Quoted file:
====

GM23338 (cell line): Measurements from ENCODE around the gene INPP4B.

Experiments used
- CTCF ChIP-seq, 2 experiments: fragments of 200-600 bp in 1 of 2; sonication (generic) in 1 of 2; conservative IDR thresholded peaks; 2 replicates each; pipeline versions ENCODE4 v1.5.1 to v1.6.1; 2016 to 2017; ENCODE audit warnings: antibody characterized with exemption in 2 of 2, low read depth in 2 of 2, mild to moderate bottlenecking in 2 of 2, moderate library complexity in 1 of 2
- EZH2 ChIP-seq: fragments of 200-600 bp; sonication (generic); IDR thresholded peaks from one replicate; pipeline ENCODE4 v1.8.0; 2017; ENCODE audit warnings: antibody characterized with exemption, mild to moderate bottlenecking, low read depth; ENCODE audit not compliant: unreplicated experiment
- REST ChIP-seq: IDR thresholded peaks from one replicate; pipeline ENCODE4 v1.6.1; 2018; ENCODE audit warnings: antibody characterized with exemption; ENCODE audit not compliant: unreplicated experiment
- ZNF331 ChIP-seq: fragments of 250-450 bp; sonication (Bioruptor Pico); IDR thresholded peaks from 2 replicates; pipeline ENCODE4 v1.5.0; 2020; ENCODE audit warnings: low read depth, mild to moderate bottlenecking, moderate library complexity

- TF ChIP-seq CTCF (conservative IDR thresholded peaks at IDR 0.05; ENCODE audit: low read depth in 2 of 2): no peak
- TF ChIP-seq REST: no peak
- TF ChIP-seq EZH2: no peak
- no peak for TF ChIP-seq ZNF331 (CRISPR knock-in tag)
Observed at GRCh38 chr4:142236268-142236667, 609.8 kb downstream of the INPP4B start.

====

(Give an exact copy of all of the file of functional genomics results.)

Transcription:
GM23338 (cell line): Measurements from ENCODE around the gene INPP4B.

Experiments used
- CTCF ChIP-seq, 2 experiments: fragments of 200-600 bp in 1 of 2; sonication (generic) in 1 of 2; conservative IDR thresholded peaks; 2 replicates each; pipeline versions ENCODE4 v1.5.1 to v1.6.1; 2016 to 2017; ENCODE audit warnings: antibody characterized with exemption in 2 of 2, low read depth in 2 of 2, mild to moderate bottlenecking in 2 of 2, moderate library complexity in 1 of 2
- EZH2 ChIP-seq: fragments of 200-600 bp; sonication (generic); IDR thresholded peaks from one replicate; pipeline ENCODE4 v1.8.0; 2017; ENCODE audit warnings: antibody characterized with exemption, mild to moderate bottlenecking, low read depth; ENCODE audit not compliant: unreplicated experiment
- REST ChIP-seq: IDR thresholded peaks from one replicate; pipeline ENCODE4 v1.6.1; 2018; ENCODE audit warnings: antibody characterized with exemption; ENCODE audit not compliant: unreplicated experiment
- ZNF331 ChIP-seq: fragments of 250-450 bp; sonication (Bioruptor Pico); IDR thresholded peaks from 2 replicates; pipeline ENCODE4 v1.5.0; 2020; ENCODE audit warnings: low read depth, mild to moderate bottlenecking, moderate library complexity

- TF ChIP-seq CTCF (conservative IDR thresholded peaks at IDR 0.05; ENCODE audit: low read depth in 2 of 2): no peak
- TF ChIP-seq REST: no peak
- TF ChIP-seq EZH2: no peak
- no peak for TF ChIP-seq ZNF331 (CRISPR knock-in tag)
Observed at GRCh38 chr4:142236268-142236667, 609.8 kb downstream of the INPP4B start.